Like sneaking into the boy's room for a smoke, bassist Dave Ambrosio intros both Night Cravings, the concept and title track, with a sinister ease, sparking a slow burning fuse that once lit, ain't going out until all in attendance damn well reach accord. Or don't. Either/or, it's a spilling energy not unlike the frisson encounters of Keith Jarrett's storied, 70's American and European quartets. That alone makes Night Cravings well worth your investment.
New York is not the place to be if you can't hold your own, which is why each of these guys has no qualms razing their own path through saxophonist Matthew Steckler's (Stecks) grizzled allusions. Referencing again said 70's quartet, Steckler's sound is a brazen wallop that immediately invokes the surge and blur of Dewey Redman and/or Jan Garbarek in their brash, pioneering flights. Adding their own instigative humor to the deconstruction of previous thinking, the cutting swirl of trombonist Curtis Hasselbring, investigative guitarist Todd Neufeld and the elastic emotionality of drummer Satoshi Takeishi gamely follow Steckler into the brink of a rousing and routing bout against margin and genre.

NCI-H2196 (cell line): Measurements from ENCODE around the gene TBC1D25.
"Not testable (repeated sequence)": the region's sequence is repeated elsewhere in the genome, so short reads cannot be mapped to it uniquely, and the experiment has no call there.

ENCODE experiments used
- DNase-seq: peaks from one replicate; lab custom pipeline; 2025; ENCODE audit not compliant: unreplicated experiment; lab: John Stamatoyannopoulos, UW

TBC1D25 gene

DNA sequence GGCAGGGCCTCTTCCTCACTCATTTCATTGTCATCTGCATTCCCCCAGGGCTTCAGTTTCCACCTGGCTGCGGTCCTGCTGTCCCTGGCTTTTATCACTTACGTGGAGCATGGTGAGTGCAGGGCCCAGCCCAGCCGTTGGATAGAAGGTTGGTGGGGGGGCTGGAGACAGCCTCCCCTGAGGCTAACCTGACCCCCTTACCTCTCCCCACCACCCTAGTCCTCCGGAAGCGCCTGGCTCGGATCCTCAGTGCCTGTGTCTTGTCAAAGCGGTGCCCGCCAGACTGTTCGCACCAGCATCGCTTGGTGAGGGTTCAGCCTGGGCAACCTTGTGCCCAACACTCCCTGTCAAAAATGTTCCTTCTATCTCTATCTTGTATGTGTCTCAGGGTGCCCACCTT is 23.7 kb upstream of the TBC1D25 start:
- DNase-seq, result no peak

Hearing the walls come down in "Night Cravings" as the quartet ricochets around Avatar Studios is a cool listening experience. With Grateful Dead-like meanderings they fall head first into a swing through rock, giving "Do The Betty Rubble" its own particular dance. An irreverent, martial spin through the eyes of John Philip Souza lights up "Agriturismo." "What Seems Eternity In Salem" quiets things down, allowing the quiet to create its own flow of melody and structure. Steckler's' flute on the flighty "Scene Change" may just conjure for some Jarrett's own moves from piano to flute, and there's nothing wrong with that. Same goes with Night Cravings.
Night Cravings; Do The Betty Rubble; Agriturismo; What Seems Eternity In Salem; Bastard Rag;
Scene Change; Unison; Ant Colony.
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